Updated, 9:32 p.m. | Two southern Republican senators — Jeff Sessions of Alabama and Ted Cruz of Texas — played outsized roles sinking border supplemental bills on both sides of the Capitol as they demanded a push to end President Barack Obama's "administrative amnesty."
Sessions had ripped the House's border bill as "surrender" to Obama's plans to reportedly grant deportation relief and work permits to as many as five million more people in the country illegally. And Cruz rallied Republicans to back his legislation aimed at "stopping President Obama's amnesty."
Asked Thursday evening about his influence over House members, Sessions told CQ Roll Call, “I've been very clear on my views about what the key issues are. The president's stunning declaration that he's going to issue a massive amnesty requires Congress to appropriately respond. I think the best way to do that is through the power of the purse and so I just felt that — and I've been clear about it so the House members will make up their own mind."
When pressed on whether he lobbied the Alabama delegation about the House bill, Sessions told CQ Roll Call, "I told them how I felt." Sessions attended a breakfast with a dozen House members Wednesday morning, according to Rep. Mo Brooks, R-Ala. Brooks said those at the breakfast discussed immigration. There were mixed reactions to the border funding bill in the breakfast, but House Deputy Whip Patrick T. McHenry, R-N.C., attended and asked for support.
Sessions also played a key role killing the Senate's $3.6 billion supplemental focused on the border, offering a budget point of order. A 50-44 procedural vote was 10 shy of the needed 60 votes needed to advance the bill.
Cruz also met with House Republicans Wednesday, and hosted a meeting of his own with roughly a dozen members later that night on the issue. After House GOP leaders had to pull their bill, Democrats repeatedly labeled him "Speaker Cruz." During a House Rules Committee meeting to retool the border funding legislation, ranking Democrat Louise Slaughter of New York referred to Cruz as an "adviser" to the House GOP.
Reporters on Thursday night asked Cruz about fellow Republicans who were confused by his lobbying efforts. “The premise of your question is false. My position on this crisis has not changed for many weeks. I have said publicly and privately the exact same thing, which is that we cannot solve the crisis at the border without stopping President Obama’s amnesty,” Cruz said.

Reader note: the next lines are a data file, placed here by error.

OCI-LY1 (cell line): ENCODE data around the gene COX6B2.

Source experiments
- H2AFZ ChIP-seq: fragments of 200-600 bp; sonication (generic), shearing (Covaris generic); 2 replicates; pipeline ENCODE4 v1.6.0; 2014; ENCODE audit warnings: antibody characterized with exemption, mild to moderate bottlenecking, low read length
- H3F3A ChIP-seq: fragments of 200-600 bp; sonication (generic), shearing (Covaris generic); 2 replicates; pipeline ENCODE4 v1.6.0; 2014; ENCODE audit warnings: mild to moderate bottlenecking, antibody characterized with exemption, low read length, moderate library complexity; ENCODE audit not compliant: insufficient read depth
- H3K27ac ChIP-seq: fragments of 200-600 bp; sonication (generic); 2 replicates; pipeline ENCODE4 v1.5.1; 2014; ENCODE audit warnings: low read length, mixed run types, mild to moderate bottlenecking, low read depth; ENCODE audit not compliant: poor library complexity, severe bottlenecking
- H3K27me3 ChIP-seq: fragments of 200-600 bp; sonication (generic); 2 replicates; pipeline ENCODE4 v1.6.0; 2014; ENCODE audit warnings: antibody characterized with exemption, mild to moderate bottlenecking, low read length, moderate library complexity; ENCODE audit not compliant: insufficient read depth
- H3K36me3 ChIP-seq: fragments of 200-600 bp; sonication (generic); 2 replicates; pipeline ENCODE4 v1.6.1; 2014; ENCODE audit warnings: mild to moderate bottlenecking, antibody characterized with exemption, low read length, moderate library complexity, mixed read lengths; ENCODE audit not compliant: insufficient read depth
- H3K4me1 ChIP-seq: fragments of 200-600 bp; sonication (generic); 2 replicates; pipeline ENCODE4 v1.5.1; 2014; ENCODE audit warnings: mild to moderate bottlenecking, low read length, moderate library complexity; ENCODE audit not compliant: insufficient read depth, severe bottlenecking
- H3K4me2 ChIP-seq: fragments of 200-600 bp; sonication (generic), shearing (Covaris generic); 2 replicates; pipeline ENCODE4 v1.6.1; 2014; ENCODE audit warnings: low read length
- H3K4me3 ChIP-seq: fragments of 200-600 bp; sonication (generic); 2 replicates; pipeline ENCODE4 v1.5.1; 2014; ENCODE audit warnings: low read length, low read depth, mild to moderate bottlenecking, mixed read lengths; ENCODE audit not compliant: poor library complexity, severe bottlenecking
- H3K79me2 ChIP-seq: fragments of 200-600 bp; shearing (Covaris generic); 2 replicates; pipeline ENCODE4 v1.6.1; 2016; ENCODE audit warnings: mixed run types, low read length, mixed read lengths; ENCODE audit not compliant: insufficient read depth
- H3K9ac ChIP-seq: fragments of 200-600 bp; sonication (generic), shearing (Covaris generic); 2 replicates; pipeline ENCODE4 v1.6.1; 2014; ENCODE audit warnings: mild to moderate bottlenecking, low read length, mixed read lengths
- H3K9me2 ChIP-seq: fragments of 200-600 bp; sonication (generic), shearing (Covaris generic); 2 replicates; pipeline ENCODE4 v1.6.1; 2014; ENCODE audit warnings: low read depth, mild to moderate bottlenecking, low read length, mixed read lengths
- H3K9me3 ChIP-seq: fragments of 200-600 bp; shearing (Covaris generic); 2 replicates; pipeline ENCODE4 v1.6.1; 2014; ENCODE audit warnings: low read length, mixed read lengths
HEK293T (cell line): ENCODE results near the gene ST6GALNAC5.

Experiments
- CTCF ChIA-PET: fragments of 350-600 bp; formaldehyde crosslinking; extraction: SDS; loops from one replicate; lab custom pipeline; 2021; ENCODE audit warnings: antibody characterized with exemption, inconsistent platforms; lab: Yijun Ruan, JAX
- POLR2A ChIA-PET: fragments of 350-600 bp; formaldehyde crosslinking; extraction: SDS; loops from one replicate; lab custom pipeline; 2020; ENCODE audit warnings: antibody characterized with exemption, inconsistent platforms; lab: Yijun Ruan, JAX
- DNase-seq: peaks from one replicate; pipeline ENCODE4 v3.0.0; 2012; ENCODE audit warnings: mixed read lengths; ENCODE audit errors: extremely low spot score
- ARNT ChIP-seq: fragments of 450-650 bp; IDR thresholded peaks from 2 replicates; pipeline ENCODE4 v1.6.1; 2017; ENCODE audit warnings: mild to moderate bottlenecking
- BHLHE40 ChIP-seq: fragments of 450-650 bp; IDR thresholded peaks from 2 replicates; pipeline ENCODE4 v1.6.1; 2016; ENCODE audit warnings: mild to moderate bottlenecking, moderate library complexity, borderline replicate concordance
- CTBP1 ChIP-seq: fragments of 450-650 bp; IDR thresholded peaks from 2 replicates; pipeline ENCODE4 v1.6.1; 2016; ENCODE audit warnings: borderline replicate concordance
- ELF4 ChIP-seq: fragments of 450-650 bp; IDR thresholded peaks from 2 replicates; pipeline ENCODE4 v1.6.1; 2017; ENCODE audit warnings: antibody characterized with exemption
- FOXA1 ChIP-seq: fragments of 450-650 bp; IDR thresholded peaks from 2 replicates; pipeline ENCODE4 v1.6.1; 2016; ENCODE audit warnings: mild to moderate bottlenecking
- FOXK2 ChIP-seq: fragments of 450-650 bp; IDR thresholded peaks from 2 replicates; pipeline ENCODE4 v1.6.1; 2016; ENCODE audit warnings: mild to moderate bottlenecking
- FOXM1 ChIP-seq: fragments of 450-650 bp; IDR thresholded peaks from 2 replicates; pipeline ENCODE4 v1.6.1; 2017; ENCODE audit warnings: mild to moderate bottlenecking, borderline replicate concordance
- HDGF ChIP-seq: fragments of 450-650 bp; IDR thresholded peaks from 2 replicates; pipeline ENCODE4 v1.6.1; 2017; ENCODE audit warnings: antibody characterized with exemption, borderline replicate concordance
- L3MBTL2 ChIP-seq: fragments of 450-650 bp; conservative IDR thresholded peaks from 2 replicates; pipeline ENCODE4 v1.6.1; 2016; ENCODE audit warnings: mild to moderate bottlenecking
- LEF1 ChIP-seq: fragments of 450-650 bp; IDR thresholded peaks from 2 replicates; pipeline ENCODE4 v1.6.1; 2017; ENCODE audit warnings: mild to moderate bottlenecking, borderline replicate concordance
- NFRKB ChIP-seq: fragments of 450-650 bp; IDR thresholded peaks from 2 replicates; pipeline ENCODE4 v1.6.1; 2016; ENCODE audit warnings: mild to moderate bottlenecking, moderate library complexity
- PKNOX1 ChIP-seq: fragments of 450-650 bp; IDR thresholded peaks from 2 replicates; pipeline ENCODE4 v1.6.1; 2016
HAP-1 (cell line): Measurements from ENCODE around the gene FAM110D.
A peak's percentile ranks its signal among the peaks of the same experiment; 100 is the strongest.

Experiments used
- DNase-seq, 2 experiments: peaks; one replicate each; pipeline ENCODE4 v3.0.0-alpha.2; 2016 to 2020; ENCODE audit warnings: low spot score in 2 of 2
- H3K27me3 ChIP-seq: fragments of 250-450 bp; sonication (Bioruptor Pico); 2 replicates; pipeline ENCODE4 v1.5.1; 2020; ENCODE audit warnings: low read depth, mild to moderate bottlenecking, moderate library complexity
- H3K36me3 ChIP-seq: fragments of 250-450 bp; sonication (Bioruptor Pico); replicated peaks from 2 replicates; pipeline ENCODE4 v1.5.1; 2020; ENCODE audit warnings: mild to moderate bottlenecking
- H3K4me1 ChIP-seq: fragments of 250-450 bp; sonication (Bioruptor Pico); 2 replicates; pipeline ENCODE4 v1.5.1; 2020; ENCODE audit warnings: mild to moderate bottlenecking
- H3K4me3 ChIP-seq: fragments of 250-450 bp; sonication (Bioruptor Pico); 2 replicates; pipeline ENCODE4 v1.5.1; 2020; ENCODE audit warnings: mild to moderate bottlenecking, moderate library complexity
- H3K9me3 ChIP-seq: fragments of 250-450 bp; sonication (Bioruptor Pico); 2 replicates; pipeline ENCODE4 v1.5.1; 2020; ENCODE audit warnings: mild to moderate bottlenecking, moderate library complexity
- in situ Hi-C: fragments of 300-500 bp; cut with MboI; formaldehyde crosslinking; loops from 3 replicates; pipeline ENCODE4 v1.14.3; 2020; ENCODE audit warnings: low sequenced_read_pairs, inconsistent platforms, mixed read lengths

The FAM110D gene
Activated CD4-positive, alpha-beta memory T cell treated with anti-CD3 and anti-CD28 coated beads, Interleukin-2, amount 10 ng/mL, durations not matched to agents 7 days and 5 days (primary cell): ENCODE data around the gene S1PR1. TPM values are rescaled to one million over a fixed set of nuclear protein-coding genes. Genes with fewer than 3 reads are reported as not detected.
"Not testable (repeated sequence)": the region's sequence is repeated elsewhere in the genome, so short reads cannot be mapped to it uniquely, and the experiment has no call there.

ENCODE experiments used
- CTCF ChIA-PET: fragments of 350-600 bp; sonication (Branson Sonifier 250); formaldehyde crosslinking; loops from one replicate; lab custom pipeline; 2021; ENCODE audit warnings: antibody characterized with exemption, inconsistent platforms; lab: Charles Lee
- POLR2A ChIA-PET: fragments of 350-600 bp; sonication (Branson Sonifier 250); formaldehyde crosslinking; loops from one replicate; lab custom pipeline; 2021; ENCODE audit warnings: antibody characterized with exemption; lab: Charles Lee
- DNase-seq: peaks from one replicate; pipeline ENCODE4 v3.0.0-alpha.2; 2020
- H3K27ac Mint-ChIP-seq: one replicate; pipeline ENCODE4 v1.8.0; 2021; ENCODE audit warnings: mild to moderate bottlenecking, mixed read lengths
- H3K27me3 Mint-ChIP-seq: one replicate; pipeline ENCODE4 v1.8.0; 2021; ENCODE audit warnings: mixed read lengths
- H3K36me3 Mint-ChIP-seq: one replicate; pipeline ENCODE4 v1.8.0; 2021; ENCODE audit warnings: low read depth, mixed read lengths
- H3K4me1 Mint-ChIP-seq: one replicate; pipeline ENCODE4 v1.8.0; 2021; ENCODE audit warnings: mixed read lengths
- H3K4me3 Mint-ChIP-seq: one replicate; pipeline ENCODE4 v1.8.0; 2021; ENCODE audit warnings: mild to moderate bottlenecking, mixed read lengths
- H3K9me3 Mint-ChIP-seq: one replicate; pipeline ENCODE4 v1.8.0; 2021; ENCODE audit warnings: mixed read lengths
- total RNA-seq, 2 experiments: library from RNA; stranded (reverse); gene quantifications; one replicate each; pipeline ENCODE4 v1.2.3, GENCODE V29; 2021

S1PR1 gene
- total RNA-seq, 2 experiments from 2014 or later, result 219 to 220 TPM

The Texan added he has voiced his position to the media and “privately to members of the House, members of the Senate, to any members who will listen."
Both Cruz and Sessions took issue with the GOP bill because it did not prohibit Obama from ending or expanding his Deferred Action for Childhood Arrivals program, which delays deportations and provides work permits for children who were brought to the U.S. illegally.
In an effort to circle the wagons, House GOP leaders crafted a plan Wednesday night where members would first vote on the border funding legislation and then vote for a separate measure that would prevent DACA from expanding.
But their plan still did not gain enough support from the Republican caucus, which led to the scrambling Thursday afternoon.
A few hours before the chaos, Sessions took to the floor to implore lawmakers to vote against both the House plan and the Senate plan for border funding.
“Congress, as an institution, must not support any border package that does not expressly prohibit the president’s executive amnesty and block funds for its implementation,” Sessions said Thursday morning.
Sessions later added, “There is currently no legislation pending for a vote in either Chamber — House or Senate — which passes this test. As a result, both the House and Senate packages should not be supported.”
So far, Sessions is winning.
Ellyn Ferguson contributed to this report.
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